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NPR correspondent on the dangers of sloppy science

Richard Harris and ASU Professor Andrew Maynard talk about how iffy research can grab headlines but dash public's hopes


National Public Radio science correspondent and author Richard Harris speaks at a bookstore

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October 03, 2017

In 2000, it was discovered that a breast-cancer cell line used in thousands of studies was actually a melanoma cell.

After the discovery, approximately 900 more studies were conducted — using the same cell line. The National Institutes of Health now requires all studies it funds to validate their cell lines.

National Public Radio science correspondent and author Richard Harris discussed this and other scientific debacles with Arizona State University’s Andrew Maynard in a conversation Tuesday night about Harris’ latest book, “Rigor Mortis: How Sloppy Science Creates Worthless Cures, Crushes Hope, and Wastes Billions.”

“They still get the papers out and still get tenure,” said Maynard, a professor in the School for the Future of Innovation in Society and director of the ASU Risk Innovation Lab.

“It doesn’t matter if the paper is right or wrong,” Harris said to the crowd gathered at the Changing Hands Bookstore in Phoenix. “It matters if it gets attention.”

“There’s huge pressure to get those grants,” Maynard said.

The problem lies mainly in biomedical science, and that’s usually where these kinds of errors are made — in research that affects human health, Harris pointed out.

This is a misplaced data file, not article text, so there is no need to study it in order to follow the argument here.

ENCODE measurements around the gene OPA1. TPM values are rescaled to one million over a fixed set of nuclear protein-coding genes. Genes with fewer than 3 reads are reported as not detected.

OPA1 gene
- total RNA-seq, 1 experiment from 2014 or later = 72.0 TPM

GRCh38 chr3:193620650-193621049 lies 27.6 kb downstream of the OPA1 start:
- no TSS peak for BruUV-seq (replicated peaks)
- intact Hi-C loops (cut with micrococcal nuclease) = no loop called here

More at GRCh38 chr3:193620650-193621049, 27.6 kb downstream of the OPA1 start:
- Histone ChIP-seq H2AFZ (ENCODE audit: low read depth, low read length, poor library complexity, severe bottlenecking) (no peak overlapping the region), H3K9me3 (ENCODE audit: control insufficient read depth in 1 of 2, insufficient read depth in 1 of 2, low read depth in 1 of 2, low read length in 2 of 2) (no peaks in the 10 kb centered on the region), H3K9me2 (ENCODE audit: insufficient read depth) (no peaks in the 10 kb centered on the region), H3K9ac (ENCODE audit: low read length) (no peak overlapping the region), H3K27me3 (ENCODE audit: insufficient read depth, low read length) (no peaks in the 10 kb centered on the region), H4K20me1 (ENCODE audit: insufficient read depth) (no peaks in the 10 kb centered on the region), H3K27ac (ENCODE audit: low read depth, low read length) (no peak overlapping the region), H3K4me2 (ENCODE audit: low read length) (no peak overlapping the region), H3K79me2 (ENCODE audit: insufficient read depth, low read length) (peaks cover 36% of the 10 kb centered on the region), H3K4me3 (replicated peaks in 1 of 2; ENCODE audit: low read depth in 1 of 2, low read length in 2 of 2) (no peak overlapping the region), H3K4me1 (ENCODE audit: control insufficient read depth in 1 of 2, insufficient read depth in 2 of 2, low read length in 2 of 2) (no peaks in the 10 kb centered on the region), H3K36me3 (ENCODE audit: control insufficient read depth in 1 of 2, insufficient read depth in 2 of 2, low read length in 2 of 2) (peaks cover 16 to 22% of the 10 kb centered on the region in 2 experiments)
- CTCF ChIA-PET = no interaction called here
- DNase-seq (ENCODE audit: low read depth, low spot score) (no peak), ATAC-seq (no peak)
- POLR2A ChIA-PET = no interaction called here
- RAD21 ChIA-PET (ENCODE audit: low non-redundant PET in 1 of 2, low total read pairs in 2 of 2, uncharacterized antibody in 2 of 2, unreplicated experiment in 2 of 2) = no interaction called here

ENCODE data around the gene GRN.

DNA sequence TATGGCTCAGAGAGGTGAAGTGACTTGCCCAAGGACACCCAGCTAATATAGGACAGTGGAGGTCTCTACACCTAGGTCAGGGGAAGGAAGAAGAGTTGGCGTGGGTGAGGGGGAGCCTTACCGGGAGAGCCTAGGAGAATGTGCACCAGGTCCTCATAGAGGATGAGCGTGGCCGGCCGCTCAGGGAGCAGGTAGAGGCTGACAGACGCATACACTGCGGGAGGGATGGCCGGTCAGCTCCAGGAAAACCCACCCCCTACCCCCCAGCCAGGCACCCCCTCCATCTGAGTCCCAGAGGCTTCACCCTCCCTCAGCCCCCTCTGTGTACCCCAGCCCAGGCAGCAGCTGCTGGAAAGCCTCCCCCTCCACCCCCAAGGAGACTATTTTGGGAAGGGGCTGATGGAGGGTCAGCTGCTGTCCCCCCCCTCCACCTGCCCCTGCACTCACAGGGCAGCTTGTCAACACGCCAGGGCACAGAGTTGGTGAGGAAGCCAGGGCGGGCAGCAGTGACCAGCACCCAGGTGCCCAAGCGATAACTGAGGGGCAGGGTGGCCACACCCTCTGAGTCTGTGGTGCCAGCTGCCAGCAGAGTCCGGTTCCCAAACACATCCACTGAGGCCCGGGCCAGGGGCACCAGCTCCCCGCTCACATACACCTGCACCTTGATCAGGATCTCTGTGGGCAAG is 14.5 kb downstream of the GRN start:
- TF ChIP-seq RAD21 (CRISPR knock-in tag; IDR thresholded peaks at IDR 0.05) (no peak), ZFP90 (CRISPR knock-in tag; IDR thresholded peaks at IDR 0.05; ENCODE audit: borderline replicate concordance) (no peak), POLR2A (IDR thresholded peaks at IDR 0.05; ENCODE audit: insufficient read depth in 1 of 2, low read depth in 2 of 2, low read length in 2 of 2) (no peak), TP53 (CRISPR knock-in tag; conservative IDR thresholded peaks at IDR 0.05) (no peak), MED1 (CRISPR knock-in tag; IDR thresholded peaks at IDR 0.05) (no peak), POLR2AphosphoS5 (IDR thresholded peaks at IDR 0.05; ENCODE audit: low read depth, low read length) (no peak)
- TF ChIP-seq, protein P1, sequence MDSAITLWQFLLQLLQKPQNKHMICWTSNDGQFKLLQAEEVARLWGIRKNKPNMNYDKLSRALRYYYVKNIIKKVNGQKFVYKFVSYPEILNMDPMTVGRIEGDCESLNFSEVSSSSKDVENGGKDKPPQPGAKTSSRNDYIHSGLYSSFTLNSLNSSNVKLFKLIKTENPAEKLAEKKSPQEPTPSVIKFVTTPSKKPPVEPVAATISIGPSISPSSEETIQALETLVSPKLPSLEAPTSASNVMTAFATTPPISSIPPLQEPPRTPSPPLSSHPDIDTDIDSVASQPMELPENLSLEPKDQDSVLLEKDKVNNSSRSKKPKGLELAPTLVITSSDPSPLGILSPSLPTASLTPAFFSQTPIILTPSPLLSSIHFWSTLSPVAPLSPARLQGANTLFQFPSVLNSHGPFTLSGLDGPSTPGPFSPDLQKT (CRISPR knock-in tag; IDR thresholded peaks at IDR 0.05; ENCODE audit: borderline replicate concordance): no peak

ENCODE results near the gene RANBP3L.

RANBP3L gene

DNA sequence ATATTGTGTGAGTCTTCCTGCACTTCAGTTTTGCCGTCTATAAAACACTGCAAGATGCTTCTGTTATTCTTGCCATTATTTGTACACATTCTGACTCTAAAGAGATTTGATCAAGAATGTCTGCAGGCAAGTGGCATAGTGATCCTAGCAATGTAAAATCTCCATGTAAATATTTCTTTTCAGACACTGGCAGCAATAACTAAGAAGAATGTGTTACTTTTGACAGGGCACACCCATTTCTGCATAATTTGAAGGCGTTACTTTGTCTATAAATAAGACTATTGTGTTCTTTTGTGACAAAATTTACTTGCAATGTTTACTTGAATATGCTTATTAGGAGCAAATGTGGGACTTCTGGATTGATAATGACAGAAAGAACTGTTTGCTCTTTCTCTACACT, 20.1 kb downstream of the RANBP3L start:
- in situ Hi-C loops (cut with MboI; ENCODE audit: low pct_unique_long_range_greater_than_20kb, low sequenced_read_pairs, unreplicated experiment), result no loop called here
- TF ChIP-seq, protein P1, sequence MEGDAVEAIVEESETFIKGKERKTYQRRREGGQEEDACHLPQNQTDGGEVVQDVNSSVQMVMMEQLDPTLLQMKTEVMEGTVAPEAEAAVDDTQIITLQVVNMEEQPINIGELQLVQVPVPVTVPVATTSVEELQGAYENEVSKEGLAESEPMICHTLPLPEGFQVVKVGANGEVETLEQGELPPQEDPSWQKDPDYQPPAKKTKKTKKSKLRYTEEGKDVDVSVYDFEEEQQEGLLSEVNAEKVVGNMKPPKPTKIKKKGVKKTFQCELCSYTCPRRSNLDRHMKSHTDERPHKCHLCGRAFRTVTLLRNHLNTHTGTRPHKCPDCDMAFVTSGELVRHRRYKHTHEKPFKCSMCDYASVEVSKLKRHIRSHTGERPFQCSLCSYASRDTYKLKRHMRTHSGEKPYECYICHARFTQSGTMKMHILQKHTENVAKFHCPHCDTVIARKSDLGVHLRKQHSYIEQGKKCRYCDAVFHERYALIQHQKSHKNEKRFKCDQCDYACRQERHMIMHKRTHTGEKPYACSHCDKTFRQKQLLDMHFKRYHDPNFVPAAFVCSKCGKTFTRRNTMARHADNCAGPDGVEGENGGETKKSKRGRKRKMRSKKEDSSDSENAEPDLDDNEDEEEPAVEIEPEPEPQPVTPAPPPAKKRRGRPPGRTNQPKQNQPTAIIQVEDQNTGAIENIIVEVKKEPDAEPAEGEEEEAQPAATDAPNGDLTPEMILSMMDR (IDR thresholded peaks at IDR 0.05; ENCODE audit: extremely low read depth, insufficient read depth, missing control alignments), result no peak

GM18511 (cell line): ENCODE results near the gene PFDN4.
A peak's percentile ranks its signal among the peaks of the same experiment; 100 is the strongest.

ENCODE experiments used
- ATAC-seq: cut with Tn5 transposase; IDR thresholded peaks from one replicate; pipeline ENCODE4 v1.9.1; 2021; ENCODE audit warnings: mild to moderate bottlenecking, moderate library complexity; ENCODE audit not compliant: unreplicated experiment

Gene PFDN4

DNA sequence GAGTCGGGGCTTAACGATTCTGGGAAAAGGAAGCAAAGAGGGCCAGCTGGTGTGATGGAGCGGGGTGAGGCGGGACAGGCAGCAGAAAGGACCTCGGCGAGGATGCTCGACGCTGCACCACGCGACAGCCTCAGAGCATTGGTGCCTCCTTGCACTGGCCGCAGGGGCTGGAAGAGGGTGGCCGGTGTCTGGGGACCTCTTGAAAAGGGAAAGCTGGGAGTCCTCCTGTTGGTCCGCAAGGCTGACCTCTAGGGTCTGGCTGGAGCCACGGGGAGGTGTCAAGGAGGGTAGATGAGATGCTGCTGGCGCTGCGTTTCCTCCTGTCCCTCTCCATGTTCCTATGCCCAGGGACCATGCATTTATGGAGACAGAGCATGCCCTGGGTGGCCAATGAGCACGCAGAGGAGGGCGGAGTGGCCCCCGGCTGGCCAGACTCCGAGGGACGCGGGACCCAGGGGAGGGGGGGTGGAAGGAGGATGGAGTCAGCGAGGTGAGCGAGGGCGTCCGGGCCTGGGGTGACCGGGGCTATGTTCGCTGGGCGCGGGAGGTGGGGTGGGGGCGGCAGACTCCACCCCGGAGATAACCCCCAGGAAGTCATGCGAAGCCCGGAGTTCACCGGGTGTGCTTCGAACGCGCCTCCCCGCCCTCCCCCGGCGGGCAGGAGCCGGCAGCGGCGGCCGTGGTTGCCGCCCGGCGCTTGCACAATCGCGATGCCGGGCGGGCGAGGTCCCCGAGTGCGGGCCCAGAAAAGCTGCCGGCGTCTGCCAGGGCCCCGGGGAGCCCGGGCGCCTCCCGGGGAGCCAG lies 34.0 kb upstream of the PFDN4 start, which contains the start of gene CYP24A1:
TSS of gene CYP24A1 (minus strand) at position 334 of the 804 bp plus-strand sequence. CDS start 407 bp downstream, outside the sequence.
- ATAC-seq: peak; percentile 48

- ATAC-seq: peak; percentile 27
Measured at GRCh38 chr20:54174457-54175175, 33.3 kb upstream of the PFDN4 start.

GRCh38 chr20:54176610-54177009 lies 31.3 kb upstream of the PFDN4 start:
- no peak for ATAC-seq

“If you’re an astronomer and you say you’ve found an 11th planet and it turns out not to be true, it doesn’t really matter,” he said. (“I know some astronomers who would disagree with that,” Maynard interjected.)

An attorney asks a question at a book signing

At Changing Hands Bookstore on Tuesday evening, Tempe attorney Esteban Escobedo asks NPR correspondent Richard Harris about how the issues discussed in Harris’ new book apply to the field of space science. Photo by Anya Magnuson/ASU Now

They brought up the type of headlines that dot the news every day: “New link between pesticides and Alzheimer’s” or “Eggs are bad for you.”

Two French scientists examined 180 news stories like those and followed up on the studies. More than half of them were wrong.

“People are concerned about this,” Harris said.

Science is hard, Harris said. “They’re stepping off into the unknown,” he said. “Of course there are going to be missteps.”

However, he also pointed out that $300 million has been spent on brain-cancer research, “and we’re no closer than we were 20 or 30 years ago.”

It’s mainly a case of sloppy work or inattention to detail, he said, such as being sloppy about the choice of mice to use in a study. No one would do a study on 10 human siblings and say it applies universally, Harris said.

“As far as anyone can tell, there’s very little outright fraud,” Harris said. Scientific misconduct is “a fraction of a percent of the problem.”

How to begin fixing this? “It needs to be a society-wide conversation,” Harris concluded.

Top photo: NPR correspondent Richard Harris (left) discusses his new book with ASU Professor Andrew Maynard at Changing Hands Bookstore at an event hosted by the ASU School for the Future of Innovation in Society on Tuesday evening. Photo by Anya Magnuson/ASU Now 

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